New microbes found in humans, pollen and The Amazon Rainforest

Posted on October 4, 2018   by Laura Cox

Each month, the Microbiology Society publishes the International Journal of Systematic and Evolutionary Microbiology (IJSEM), which details newly discovered species of bacteria, fungi and protists. Here are some of the new species that have been discovered and the places they’ve been found.

The Amazon Rainforest is a hotspot of natural life, containing an estimated 10% of the planet’s biodiversity and spans over nine countries in South America. Here, three research groups investigating yeasts found two new species. The first, Wickerhamiella dianesei was discovered on an adult bee in Costa Rica and the second, named Wickerhamiella kurtzmanii was found on flowers in Costa Rica, Brazil and French Guiana.

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This month, two new species of bacteria have been isolated from humans. In the UK, Staphylococcus cornubiensis was found on a man with cellulitis. The bacteria was named after the county it was discovered in - Cornwall. In the Netherlands, researchers investigating bacteria in the genus Roumboutsia isolated Romboutsia hominis from the small intestine of a healthy female volunteer.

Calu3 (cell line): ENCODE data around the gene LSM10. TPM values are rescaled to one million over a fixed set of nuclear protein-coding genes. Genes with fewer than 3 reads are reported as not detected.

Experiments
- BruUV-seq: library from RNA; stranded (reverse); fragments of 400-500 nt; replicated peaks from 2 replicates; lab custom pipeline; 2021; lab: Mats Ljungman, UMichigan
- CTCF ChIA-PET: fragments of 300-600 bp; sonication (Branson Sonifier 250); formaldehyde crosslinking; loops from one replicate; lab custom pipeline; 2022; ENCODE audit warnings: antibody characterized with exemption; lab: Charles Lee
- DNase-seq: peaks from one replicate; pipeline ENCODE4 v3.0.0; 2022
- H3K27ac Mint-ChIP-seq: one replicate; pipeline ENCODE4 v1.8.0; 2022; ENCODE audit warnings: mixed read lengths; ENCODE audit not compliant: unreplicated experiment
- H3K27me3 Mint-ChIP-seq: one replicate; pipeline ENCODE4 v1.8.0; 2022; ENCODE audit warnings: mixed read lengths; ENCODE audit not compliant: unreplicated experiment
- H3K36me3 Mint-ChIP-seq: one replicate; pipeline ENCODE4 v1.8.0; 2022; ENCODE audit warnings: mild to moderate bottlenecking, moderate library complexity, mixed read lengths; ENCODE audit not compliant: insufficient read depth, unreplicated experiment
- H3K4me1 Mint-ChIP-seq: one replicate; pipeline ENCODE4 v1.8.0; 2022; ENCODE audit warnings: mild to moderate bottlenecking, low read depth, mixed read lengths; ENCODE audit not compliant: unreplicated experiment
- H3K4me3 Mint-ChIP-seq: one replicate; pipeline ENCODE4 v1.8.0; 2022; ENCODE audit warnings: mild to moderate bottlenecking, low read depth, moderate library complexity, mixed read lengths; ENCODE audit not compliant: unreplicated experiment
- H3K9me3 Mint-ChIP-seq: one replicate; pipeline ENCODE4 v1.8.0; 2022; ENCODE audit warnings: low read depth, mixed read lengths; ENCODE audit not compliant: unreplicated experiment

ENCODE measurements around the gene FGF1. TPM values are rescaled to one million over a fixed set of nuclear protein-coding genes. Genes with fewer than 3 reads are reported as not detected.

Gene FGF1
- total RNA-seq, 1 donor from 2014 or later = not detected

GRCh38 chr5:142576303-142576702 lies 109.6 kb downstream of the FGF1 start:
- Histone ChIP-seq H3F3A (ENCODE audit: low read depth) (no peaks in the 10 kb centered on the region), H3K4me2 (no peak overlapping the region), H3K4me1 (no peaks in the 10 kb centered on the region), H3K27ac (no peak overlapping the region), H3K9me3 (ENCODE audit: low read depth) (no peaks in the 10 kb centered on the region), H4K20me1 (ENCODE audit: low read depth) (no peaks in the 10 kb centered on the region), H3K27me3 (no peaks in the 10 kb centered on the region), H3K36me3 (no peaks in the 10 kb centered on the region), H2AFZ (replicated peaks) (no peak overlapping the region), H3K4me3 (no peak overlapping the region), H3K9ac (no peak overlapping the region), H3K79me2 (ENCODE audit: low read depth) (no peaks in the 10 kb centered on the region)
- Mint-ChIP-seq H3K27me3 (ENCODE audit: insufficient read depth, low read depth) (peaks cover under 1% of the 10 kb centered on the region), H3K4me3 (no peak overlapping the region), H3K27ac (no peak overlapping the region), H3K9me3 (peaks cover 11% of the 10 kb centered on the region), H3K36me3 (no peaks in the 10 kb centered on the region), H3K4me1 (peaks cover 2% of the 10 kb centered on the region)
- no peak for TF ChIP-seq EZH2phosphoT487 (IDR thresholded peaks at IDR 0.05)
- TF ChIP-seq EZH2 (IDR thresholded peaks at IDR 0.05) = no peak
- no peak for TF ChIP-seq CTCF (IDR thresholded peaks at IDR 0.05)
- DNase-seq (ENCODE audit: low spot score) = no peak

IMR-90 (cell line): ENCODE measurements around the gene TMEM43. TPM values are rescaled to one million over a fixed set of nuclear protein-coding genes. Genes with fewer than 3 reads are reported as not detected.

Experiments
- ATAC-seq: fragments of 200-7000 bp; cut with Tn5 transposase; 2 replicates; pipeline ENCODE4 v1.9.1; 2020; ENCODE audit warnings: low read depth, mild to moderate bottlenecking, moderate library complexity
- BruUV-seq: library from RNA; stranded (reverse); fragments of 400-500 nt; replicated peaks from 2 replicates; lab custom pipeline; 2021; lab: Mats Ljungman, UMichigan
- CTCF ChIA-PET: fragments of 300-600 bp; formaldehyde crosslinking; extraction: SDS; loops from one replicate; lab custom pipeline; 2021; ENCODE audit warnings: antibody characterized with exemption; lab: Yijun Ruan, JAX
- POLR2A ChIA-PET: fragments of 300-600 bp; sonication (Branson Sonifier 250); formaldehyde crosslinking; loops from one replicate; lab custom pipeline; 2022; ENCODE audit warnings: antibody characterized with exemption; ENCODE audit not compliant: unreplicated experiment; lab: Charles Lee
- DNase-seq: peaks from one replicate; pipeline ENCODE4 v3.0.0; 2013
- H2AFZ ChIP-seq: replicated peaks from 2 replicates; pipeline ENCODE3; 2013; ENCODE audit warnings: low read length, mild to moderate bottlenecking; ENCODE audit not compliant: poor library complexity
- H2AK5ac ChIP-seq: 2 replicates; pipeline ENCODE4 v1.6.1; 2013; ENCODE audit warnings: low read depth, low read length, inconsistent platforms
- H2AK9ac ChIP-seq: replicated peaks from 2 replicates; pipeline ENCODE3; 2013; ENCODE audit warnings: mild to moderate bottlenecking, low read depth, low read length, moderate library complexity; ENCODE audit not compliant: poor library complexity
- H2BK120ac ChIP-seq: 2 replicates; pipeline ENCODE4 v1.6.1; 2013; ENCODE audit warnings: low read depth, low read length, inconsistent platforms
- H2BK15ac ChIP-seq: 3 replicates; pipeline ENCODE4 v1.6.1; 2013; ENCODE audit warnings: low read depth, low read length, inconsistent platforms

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Researchers from China have found a new species of bacteria on coral. This light brown species was isolated from Prorites coral (commonly known as finger coral). The bacteria, which has been named Motiliproteus coralliicola, was found on coral collected from Weizhou Island.

In a hot spring in north-east India, a new species of thermophillic bacteria has been discovered. Thermophillic bacteria thrive in temperatures so high, many other species would not be able to survive. It was in the Yumthang hot spring, which reaches temperatures of 45°C, that microbiologists found Geobacillus yumthangensis.

Further south, in Goa, a new species of Listeria has been found. Listeria goanesis was discovered when researchers sought the cause of severe gastroenteritis in local communities, who utilise the mangroves for food. Two new species of fungi have been discovered on rotting wood. Pichia nanzhaoensis and Pichia paraexigua were collected from the Baotianman Nature Reserve in China.

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The full papers describing these species are available to journal subscribers, but the abstracts are free to read. Articles can also be purchased individually with the pay-per-view option.